House of Representatives

Education Legislation Amendment (Tuition Protection and Other Measures) Bill 2019

Second Reading Speech

Mr IRONS (Swan - Assistant Minister for Vocational Education, Training and Apprenticeships)

I move:

That this bill be now read a second time.

Today I'm introducing a package of bills to reform tuition protection. This includes the Education Legislation Amendment (Tuition Protection and Other Measures) Bill 2019, which will establish strong and sustainable tuition protections for domestic students accessing a VET student loan, a FEE-HELP loan or HECS-HELP loan with a private education provider or TAFE.

To achieve this, I am intending to expand the successful Tuition Protection Service, TPS, for international students to also protect this cohort of domestic students who are accessing government loans.

These tuition protections will ensure that students are supported if their education or training provider stops teaching or closes entirely. Students protected under these new arrangements will be assisted to complete their studies in a similar course with another provider and gain a qualification, or may have their loan removed for the parts of their study they have commenced but were not able to complete.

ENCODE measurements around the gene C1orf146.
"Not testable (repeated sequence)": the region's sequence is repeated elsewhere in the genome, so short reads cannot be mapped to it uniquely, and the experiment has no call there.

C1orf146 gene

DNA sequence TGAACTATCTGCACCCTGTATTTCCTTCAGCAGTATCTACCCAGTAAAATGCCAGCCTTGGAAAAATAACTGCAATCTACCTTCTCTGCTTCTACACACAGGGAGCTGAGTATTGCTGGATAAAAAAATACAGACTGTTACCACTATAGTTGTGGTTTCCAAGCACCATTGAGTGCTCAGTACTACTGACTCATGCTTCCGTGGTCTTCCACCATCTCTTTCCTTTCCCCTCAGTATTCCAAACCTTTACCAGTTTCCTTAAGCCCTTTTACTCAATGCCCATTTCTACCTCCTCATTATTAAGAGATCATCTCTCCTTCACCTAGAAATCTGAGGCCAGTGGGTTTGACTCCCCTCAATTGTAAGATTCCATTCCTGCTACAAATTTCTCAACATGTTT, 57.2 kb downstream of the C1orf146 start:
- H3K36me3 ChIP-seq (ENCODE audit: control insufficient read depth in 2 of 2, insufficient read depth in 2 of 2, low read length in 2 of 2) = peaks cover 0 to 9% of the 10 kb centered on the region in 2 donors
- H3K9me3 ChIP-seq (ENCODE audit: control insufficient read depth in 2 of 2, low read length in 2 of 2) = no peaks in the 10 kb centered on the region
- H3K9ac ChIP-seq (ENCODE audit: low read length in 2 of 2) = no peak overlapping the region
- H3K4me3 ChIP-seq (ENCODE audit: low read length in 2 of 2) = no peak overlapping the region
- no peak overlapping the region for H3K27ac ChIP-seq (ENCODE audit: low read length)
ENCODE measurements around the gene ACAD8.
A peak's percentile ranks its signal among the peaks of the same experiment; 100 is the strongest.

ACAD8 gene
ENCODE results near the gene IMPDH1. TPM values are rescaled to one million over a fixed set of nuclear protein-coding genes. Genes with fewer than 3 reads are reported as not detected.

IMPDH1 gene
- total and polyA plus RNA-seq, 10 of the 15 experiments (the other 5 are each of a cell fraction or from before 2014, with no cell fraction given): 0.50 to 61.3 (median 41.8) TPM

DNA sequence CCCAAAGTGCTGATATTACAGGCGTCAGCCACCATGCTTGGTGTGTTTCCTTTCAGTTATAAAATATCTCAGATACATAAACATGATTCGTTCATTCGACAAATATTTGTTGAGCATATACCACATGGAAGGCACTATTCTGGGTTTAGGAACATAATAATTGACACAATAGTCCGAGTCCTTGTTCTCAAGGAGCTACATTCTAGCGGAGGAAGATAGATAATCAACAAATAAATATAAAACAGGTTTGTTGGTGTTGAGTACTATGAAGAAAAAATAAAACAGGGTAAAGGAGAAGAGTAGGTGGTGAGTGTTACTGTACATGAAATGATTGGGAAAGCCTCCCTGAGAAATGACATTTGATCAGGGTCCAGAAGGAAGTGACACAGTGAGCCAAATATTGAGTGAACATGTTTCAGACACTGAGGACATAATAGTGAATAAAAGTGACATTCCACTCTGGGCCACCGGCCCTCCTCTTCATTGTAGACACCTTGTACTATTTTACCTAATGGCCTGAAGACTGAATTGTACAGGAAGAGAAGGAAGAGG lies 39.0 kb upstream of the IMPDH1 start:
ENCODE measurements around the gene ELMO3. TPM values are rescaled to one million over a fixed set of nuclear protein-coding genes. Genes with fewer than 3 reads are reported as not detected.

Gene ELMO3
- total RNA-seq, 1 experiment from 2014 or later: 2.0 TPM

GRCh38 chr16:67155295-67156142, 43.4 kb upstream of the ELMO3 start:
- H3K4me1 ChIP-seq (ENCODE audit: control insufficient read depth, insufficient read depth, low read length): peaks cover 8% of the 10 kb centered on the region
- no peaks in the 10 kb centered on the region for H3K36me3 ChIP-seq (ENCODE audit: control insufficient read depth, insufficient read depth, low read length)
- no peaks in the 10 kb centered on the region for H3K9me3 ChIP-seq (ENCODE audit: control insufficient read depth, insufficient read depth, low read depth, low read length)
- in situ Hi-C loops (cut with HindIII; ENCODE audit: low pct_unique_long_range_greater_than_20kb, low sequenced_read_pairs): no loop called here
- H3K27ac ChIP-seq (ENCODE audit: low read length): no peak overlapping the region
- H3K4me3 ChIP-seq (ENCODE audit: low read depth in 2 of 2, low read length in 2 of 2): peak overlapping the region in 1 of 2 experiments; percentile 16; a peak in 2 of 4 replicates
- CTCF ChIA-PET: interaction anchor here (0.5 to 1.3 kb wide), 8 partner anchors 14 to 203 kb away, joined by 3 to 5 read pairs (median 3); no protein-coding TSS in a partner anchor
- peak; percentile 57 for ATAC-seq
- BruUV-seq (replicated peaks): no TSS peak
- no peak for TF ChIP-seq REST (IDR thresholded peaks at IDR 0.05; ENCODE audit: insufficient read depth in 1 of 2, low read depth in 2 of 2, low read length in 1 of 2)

It makes sense to expand the TPS model to domestic students accessing government loans. Since its inception in 2012, the TPS has proven to be successful for students and providers and contributes to the strong reputation of Australia's international education sector.

The bill also provides from 1 January 2020, the new tuition protection arrangements will:

·
be administered by a statutory appointed director. The same director will manage the VET Student Loans, HELP Loans and TPS tuition protection arrangements;
·
require all non-exempt approved providers to contribute annual levies commensurate with their size and risk. The levy system ensures the new arrangements are sustainable and can respond to sector trends;
·
establish two new special accounts, one each for the VSL providers and the Higher Education HELP providers, to avoid any risk of cross-subsidisation between the different student and provider streams. The special accounts will be managed by the director to administer the arrangements and support displaced students;
·
ensure there are strict requirements for providers who cease delivering a course, or close, to ensure these providers put the interests of students first;
·
enable payments to be made in connection to tuition protections and allow the rules and guidelines to prescribe circumstances for which payments can be made. These rules or guidelines can enable an incentive payment that will benefit providers who take on displaced students. This will enable financial support to be given to these replacement providers for taking on these displaced students;

The peak bodies who represent the sector have publicly supported the new arrangements. The positive feedback, particularly in relation to the support of governance structures and the new incentive payment to replacement providers, indicates the new arrangements will be welcomed by the sectors.

Students, providers, and the training and education sectors can be confident the new tuition protection arrangements will support students, and replacement providers. This is all part of government's ongoing commitment to safeguard the integrity and reputation of its income contingent loan programs.

I commend the bill.

Debate adjourned.